While I wait for my mice, I have been performing head-fixed recordings from the olfactory bulb of awake mice. In general, I've been getting population responses in line with what the Rinberg lab has suggested: ~50% of the odor-cell pairs in the OB differ from baseline. Like the Rinberg lab, the Carleton lab aligns responses to inhalation onset. Yet, unlike the Rinberg lab, we have not performed any time warping.

After seeing the Shusterman paper, I took a closer look at my data, to see whether time-warping makes sense. In general, respiration is regular enough that time-warping would little effect the responses. However, I found a few cases where time warping is a bad idea.

Below is a raster plot of the firing of one neuron in response to amyl acetate at 20x dilution. I have zoomed in on the first second following odor onset. Inhalations are denoted by blue lines, while spikes are shown in black. We trigger odor delivery by waiting for an exhale, which is why the inhalation times are non-random. Following the first sniff, you can see that this neuron fires vigorously, with some delay. (I should say that this response is easily one of the highest firing rates in my data set.)
Raster plot of a neuron's response to Amyl Acetate. Amyl Acetatate began application at t=6s. Blue lines  are inhalations, black lines are spikes. Ten trials shown.
We can also align this data by moving time such that the first post-odor breaths all occur at the same time. If you do this, you can more clearly see the strong response to the odor. This response is fairly long, and has a high firing rate (>100Hz at its peak).
Same raster plot as above, except aligned to the first inhalation following  odor. Here the response is much clearer.
And now I can finally address the issue of whether time-warping is a good idea. In the example above, there are two trials with short breaths, trials 6 & 7; and two trials with long breaths, trials 8 & 10. Despite the different lengths of these breaths, both of these trials have high amplitude firing rates between 6.2 and 6.3s. If you were to time-warp these trials, you would be moving the spikes from trials 6&7 later in time, and the spikes from trials 8&10 earlier. Both manipulations would cause a decrease in precision.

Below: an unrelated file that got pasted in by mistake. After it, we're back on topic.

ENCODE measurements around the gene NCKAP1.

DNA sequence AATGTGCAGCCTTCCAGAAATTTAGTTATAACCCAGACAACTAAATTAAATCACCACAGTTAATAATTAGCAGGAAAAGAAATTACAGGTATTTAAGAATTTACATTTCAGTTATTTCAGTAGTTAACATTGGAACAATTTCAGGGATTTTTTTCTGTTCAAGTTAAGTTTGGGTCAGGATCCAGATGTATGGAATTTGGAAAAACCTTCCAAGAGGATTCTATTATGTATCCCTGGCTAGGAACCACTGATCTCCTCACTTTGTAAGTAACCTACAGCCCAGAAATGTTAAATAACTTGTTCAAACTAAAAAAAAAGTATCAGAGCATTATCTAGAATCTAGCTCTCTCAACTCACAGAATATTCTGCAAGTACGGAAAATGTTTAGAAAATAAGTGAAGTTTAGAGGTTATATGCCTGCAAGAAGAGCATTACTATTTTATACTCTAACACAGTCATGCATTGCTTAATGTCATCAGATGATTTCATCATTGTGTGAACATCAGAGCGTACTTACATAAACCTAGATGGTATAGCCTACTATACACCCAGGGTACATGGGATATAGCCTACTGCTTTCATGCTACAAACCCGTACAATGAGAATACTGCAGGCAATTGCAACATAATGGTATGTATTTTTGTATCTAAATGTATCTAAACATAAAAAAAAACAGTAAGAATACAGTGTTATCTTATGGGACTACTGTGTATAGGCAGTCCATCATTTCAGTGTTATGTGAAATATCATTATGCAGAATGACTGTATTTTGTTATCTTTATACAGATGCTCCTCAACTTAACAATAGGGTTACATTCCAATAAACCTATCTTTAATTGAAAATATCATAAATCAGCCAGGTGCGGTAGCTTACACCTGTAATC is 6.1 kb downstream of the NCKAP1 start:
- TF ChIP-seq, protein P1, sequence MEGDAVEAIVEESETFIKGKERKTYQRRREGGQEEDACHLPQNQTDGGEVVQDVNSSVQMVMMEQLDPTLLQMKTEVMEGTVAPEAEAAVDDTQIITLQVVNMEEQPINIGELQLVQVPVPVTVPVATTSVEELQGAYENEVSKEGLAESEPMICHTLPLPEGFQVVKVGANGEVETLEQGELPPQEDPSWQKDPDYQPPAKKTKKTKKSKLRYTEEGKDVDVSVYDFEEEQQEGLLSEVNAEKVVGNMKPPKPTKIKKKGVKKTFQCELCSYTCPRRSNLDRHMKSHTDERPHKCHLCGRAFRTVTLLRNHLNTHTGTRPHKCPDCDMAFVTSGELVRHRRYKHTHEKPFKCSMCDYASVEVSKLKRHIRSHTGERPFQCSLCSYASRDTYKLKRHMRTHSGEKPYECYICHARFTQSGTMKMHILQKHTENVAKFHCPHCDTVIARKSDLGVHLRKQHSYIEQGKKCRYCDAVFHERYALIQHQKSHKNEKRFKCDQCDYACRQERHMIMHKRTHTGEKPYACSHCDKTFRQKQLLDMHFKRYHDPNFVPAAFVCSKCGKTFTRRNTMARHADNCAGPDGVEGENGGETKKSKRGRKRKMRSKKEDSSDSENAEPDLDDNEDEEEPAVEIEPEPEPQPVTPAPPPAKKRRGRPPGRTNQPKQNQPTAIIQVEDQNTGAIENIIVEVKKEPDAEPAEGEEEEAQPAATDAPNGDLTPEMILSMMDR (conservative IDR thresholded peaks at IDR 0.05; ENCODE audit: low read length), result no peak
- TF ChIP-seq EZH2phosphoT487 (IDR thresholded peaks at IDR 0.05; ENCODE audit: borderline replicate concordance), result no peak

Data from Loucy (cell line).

This is just one extraordinary example, but it shows that time-warping can have deleterious effects on precision. In my view, if you are recording from the olfactory bulb, you should align all your responses to breath onset, and truncate your breaths to the same standard breath.

I hope you are convinced that time-warping your data is a bad idea for mitral cells in the olfactory bulb. If I've missed anything, please let me know in the comments.


  1. The cells don't need to be psychic. They just need to be communicating with the brainstem CPG controlling breathing, no? The entrainment could be weak, and by receiving efference copy of the cortical modulators of that CPG, the cells could easily known ahead of time when the next inspiration might occur.

  2. So I did a bit of reading and thinking on this, and you are right in theory. The OB could be receiving a copy of the breathing cycle in phase-space. However, I could not find evidence that it actually does. For example, a review by Buonviso from 2006 mentions a single paper from 1979 when considering centrifugal input.